Generalized anxiety disorder produces a range of psychological and physical symptoms that can interfere with a persons ability to function. The hallmark of the disorder is excessive concern over at least two different issues that lasts for six months or longer Table 02. The characteristic anxiety of GAD often results in physical complaints such as muscle tension, headaches, and a rapid heartbeat. Patients may find it hard to get a good nights sleep, which may cause irritability and fatigue. Those with GAD are often jumpy or shaky, and say that they feel “on edge.” Some have difficulty concentrating, and become exhausted easily.
Table 2. Symptoms of Generalized Anxiety Disorder
Psychological Physical Worry that is disproportionate to the situation; for example, a feeling of dread or unease when planning a meal or making a phone callWorry that is hard to controlDisturbed sleepRestlessness, irritability, feeling ?on edge?Difficulty concentrating FlushingChillsDizzinessChest pain, palpitations, or tachycardiaHyperventilationChokingRapid heartbeatMuscle tensionHeadachesFatigueDry mouthVomitingDiarrheaNauseaIncreased need to urinate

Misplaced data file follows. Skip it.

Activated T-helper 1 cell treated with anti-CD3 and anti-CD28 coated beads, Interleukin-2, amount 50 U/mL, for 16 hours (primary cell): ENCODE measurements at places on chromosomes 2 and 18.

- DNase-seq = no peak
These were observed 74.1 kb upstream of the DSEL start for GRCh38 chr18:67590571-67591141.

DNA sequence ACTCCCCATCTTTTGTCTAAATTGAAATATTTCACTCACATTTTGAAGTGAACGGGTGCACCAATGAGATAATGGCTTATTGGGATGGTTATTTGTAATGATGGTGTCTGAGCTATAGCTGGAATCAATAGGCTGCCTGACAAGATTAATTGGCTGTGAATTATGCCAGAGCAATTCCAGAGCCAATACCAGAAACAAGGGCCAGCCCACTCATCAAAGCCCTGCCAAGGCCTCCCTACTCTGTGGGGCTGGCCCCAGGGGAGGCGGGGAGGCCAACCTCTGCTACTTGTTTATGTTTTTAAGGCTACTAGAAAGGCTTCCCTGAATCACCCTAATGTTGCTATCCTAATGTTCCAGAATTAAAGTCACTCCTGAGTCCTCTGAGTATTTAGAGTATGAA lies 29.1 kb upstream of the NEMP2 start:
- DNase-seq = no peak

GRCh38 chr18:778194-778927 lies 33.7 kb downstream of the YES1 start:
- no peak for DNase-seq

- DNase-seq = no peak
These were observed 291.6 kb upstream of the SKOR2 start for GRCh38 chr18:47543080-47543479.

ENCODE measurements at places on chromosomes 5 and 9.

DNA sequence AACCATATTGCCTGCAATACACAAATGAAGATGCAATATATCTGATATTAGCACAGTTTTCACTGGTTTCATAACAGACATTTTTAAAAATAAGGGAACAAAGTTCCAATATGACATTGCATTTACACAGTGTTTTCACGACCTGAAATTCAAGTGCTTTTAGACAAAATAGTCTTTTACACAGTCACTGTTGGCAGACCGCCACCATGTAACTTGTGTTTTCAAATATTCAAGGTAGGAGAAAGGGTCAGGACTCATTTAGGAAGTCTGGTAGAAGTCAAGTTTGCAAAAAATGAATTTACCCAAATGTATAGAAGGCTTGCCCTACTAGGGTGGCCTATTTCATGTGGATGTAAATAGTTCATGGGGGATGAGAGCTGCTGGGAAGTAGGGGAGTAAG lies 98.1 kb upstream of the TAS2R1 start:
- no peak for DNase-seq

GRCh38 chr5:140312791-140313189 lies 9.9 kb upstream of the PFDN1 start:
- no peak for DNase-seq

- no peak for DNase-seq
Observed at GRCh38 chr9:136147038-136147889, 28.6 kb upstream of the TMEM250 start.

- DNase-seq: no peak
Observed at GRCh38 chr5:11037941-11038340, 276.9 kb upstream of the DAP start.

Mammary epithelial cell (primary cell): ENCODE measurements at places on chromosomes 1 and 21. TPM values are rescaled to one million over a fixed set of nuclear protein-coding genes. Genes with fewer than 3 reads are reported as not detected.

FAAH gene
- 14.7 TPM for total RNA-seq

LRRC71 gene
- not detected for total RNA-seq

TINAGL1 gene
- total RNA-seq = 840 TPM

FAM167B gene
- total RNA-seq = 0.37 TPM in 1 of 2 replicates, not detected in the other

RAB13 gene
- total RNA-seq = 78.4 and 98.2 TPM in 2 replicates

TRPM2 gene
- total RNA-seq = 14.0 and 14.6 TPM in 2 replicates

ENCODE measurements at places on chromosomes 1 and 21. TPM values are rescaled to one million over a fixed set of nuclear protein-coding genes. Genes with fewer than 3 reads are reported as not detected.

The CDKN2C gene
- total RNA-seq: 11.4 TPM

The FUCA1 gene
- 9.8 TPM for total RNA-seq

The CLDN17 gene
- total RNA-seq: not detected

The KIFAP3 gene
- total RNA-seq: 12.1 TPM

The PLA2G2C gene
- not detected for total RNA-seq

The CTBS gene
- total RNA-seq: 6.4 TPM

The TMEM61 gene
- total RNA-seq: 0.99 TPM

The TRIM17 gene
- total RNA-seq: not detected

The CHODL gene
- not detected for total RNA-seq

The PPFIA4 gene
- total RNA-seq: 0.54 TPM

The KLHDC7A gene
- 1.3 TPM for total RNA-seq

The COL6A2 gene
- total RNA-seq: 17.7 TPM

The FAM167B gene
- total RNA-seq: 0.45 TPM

Although GAD can strike a person at any point in life, its origins are often traced to youth. Many adults with GAD report having had excessive fears as a child, or experiencing social inhibition during their teenage years.
Women are more likely than men to have GAD.
There appears to be a genetic component to GAD. People who have a first-degree relative with GAD are more likely to suffer from GAD themselves.
- Alcohol and AntidepressantsThe dos and don'ts of drinking when you take antidepressants are mostly don'ts.
- Antidepressant Treatment TimelineYou can expect to feel some relief from depression symptoms as early as the first week, but the full response could take months.
- Medications to Avoid While on AntidepressantsCould your antidepressant interact with something else you're taking?